A Few Good Men
by John Stoltenberg
Exploding onstage like a fusillade of biting wit and badinage, A Few Good Men is getting a crackling-good production that makes this power-packed 1991 play feel like it was ripped from today’s headlines.
Doesn’t matter whether you’ve seen the Hollywood movie version. Over at the Keegan Theatre, it’s all brand-new again. So be forewarned: It could get you in your gut and go off in your brain.
Aaron Sorkin wrote A Few Good Men on cocktail napkins when he was 27 years old while working as a bartender at the Palace Theatre in New York City. (The play became a Broadway hit, then a smash film, and Sorkin went on to write such masterworks as the television series The West Wing and the film The Social Network.) Sorkin constructed the play’s rivetingly clockwork plot from a true story: Some young Marines at the Guantanamo Bay Naval Base were being tried in a military court for hazing, and nearly killing, a fellow Marine. It was a story Sorkin had learned of from his sister, a recent law school grad, who was on her way to join the military legal team that would defend them.
A Few Good Men centers on a military legal team also defending young Marines, Lance Cpl. Harold W. Dawson and Pfc. Louden Downey (Jon Hudson Odom and Adi Stein, both spot on), who are charged with hazing—and, in Sorkin’s telling, killing—one Pfc. William T. Santiago (the immensely moving Nathaniel Mendez). The ranking officer on the three-member defense team is Lt. Cmdr. Joanne Galloway (the crisply effective Brianna Letourneau). Even as we laugh through Act One at Sorkin’s trademark repartee, we watch engrossed as Galloway parries and thrusts over tactics and legal maneuvers with her two male colleagues, LtJG Sam Weinberg (the touchingly nebbishy Michael Innocenti) and LtJG Daniel A. Kaffee (Maboud Ebrahimzadeh, whose impressive range builds in Act Two to its own emotional detonation).
The second act revolves around the trial—which by now is steeped in so much suspense that the nearly two-and-a-half-hour performance flies by faster than a fleet of jets. The prosecution—making “the people’s” case—is headed by Capt. Jack Ross (the intriguingly intense Bradley Foster Smith). Among witnesses called to the stand is the slightly befuddled Cpl. Jeffrey Owen Howard (played with scene-grabbing humor and pathos by Kevin Hasser). Finally, as evidence and tensions mount, the defense team calls the base commander, Col. Nathan Jessep (played with gruff grit by Mark A. Rhea), who turns out to be their pièce de résistance: Prefaced famously by the line “You can’t handle the truth!,” Rhea’s meltdown-implosion as Jessup becomes a stun gun.
Directed by Jeremy Skidmore with the tight precision of a drill team, the entire production takes place on a multilevel set that features a humongous tipped-over flagpole from which a colossal American flag once proudly waved…but now lies inert over nearly a third of the stage. Could this provocative scenic design by Steven Royal be sending the incendiary message that our nation’s flag has fallen?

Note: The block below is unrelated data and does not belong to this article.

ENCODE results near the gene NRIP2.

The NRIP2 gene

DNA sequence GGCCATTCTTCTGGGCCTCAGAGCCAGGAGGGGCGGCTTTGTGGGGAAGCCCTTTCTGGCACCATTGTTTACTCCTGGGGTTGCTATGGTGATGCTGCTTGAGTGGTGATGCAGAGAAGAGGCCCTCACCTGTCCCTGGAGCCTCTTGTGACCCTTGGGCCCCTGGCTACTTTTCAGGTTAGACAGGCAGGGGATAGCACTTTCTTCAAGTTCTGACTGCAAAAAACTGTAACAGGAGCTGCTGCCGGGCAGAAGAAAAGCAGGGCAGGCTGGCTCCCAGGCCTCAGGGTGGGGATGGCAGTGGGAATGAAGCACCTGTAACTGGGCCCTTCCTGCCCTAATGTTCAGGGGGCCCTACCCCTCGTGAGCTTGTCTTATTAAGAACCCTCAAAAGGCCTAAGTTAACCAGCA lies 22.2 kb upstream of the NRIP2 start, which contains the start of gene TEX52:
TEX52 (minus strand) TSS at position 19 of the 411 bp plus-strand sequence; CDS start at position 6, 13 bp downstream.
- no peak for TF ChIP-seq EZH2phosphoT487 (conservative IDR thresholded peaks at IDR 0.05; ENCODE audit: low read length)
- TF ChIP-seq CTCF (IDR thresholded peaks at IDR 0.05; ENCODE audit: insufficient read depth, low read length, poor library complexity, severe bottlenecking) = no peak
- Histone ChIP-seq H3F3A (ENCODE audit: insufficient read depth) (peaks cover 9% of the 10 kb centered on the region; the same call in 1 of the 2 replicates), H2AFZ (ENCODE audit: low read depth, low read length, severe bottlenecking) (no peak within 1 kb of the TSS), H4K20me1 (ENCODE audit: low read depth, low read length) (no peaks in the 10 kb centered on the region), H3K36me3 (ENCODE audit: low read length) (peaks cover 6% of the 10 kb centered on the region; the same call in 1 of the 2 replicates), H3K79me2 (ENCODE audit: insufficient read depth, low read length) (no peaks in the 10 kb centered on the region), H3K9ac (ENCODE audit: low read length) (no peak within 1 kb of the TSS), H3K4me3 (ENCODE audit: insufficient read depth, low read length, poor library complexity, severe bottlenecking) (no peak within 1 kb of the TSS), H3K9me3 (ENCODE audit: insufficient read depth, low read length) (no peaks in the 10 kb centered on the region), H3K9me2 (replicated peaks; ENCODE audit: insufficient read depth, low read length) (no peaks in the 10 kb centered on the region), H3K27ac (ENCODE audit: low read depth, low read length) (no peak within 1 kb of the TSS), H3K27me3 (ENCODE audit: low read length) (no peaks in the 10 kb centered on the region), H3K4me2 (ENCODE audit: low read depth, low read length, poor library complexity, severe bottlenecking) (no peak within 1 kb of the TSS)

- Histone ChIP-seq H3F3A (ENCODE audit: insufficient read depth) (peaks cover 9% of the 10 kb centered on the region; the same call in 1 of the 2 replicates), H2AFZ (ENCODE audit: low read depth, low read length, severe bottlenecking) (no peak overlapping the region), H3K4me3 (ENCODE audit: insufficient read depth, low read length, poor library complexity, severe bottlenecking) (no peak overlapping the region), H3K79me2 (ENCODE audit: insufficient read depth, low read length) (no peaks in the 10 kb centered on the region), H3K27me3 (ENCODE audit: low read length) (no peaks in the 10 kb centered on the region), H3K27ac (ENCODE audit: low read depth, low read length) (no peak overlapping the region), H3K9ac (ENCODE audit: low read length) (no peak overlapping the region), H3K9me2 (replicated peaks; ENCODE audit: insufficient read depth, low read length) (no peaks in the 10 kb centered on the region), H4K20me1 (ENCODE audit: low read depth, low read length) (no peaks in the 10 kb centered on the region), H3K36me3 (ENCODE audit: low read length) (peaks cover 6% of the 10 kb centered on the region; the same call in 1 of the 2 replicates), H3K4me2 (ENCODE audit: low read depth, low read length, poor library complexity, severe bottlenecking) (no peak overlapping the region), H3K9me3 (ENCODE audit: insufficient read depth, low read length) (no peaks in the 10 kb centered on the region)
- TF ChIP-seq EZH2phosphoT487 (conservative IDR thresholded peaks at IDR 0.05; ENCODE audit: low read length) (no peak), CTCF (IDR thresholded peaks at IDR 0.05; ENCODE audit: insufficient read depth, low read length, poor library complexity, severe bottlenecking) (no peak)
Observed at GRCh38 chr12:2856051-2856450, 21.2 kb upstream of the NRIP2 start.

Military justice is much contested nowadays. See, most notably, current efforts in Congress to shunt military sexual-assault cases to independent military prosecutors, on the theory (to paraphrase freely:) that the chain of command can’t handle the truth. As a result there are now not a few good Americans—deeply patriotic, indebted to armed forces personnel for their sacrifice, some service members themselves—for whom “military justice” has become an oxymoron. And that’s the zeitgeist context in which Keegan Theatre’s fresh new Few Good Men is the most relevant and resonant theater event going on in DC.
Asked in an interview about why his writing often ventures into politics, Sorkin said:
I’m not politically sophisticated. All of my experience, training, and education has been in the theater…. I like writing romantically and idealistically, and there’s just a treasure trove of stories in that area. Just the whole idea of patriotism and democracy and the struggles that we have in this country…I find those things very emotional. As a dramatist, you’re looking for points of friction, and there are all kinds of points of friction in those areas…. But I’m not Clifford Odets, who wrote about politics because that was his way of being an activist. I’ve met activists—I’m not one of them. I’ve never marched anyplace. Those guys are for real.
In Sorkin’s A Few Good Men, all the military lawyers—almost shockingly—are “the good guys”: hardworking idealists, trained professionals, earnestly striving for what they honestly believe is achievable justice inside the system. And in the end (spoiler alert:) they get “the bad guy,” the culprit whom the system correctly holds accountable. Doesn’t matter how protected or highly positioned the criminal; justice must be served…and is. As a result, to watch A Few Good Men at this moment in time—knowing what one cannot not know about (for instance:) rampant abuses of power, from sex crimes to war crimes to crimes against the constitution—is to rediscover something inspiring and powerfully moving about the way justice in America was meant to be…but isn’t.
While activists take that “point of friction” to the streets, we can thank Sorkin and Keegan for taking it stirringly to the theater.
Also posted in my Magic Time! column on DC Metro Theater Arts, where it is accompanied by a fascinating video interview with Aaron Sorkin.